So perhaps if we're, if we're taking a very, um, shallow look at the complexity of human interests, but on the other hand, it's, um, it seems to be accurate enough that Google is pursuing further steps in, in testing and rolling this out. Um, so a website, um, at least in the tests that Google has been publishing about flock a website has given five category descriptors. So if you think of a website like Expedia could be labeled as travel as in flights, um, things like this, which could be varied enough to, to include the different possible reasons why you would be there. Uh, and thus encompass wider interests than simply one label. This of course could be increased. Um, we don't know exactly what flock is gonna look like in its final implementation. And so the more category descriptors that are applied per website, the more accurately it could describe your exact reason for being there. And Google has also stated that flock performs similarly to cookie based approaches. Um, it has a similar effectiveness in determining interests and being valuable to the app market. So yes, this is a valid assumption. Your interests, um, can be determined by your browsing history in a way that is profitable, right?
This whole approach of course raises a lot of questions. We have to, um, make sure that this is still a work in progress. Google is working on that. They are testing that, but nevertheless, um, this term being good as cookies or being as effective as cookies. I understand that I'm not tracked as an individual, but nevertheless, should that not raise any red flags for privacy?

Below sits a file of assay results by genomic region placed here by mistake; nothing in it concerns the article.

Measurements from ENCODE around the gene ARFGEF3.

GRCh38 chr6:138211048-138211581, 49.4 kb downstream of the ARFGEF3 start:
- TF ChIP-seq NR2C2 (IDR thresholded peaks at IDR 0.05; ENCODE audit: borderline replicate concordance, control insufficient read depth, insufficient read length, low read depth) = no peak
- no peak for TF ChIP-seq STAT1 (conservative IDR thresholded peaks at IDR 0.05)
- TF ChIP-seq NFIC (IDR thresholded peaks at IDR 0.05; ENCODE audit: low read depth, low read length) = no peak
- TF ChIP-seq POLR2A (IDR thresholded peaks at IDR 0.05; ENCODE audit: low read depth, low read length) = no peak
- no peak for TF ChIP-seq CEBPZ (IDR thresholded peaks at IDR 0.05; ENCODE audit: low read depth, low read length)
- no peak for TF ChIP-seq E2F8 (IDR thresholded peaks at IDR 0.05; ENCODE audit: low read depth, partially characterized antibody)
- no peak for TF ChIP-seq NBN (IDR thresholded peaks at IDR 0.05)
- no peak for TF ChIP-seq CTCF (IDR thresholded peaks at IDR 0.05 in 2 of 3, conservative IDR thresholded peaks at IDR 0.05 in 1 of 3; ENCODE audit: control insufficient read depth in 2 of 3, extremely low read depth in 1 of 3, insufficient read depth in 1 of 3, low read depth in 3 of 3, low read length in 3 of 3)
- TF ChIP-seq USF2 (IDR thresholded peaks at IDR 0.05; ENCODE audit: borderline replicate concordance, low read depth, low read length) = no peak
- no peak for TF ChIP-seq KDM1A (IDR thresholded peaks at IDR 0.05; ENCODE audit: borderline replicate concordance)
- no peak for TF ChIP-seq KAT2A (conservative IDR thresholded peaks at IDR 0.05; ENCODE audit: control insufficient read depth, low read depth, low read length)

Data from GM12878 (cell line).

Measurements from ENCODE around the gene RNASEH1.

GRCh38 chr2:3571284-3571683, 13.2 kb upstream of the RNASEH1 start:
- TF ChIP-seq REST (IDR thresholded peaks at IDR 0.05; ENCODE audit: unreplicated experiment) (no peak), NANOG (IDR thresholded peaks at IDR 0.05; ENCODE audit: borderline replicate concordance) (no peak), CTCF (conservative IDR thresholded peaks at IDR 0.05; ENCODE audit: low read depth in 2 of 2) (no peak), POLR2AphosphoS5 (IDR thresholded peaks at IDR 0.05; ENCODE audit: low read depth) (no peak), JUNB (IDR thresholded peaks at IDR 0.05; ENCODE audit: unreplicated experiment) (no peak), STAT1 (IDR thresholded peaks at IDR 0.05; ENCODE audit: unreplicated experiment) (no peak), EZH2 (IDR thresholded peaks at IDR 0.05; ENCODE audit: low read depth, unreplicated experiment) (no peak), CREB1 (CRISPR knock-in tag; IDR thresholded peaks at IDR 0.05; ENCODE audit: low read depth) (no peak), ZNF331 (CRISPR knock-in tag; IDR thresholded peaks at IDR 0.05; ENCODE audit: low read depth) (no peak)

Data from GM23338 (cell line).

Probably, yes. We know the reputation that cookies have, um, especially third-party cookies are, are really not privacy friendly. And so we really need to question that although flock is being advertised as a privacy, um, forward solution, we really need to see what the effect could be individual privacy. So yes, this should be looked at more closely and is probably something that we'll need a lot more time to discuss, to leave on a, on a positive note, Google has published these tests, they've requested feedback. So this is again, a work in progress. This is not set in stone, but the timeline is moving quite fast,
Right? So you've mentioned that already, that we need more time to look into the privacy implications, but also into the implications for the, for the ad business, which is a valid business model. It's at the core of consumer identity and access management. When it comes to marketing automation on delivering the right ads to the right people, this balance between privacy protection and the interests of the ad industry and the business in general, the digital transformation, and we will follow up, uh, any and me, we will follow up on that topic in one of the next episodes of that podcast. So we can close with at least the belief that we get rid of third party cookies, which is a good thing. Um, and then let's look at how the story continues after the third party cookies have gone and how business and how money is made on the web while improving privacy protection. Any final thoughts from your side, any before we closed on this episode, and then of course continue our discussion in LA to episode.
Yeah, I think 2021 is going to be an exciting year for, for privacy, for changes, um, in the way that we interact on the web. This is not going to look like the years previous. This is going to be something new and different for good, or for, um, yeah, for ill. We'll see what happens.
Great. So thank you very much. Any for your time today, we will follow up on that as mentioned. And I'm looking forward to talking to you again about this interesting topic by, by Annie.
Thanks for having me.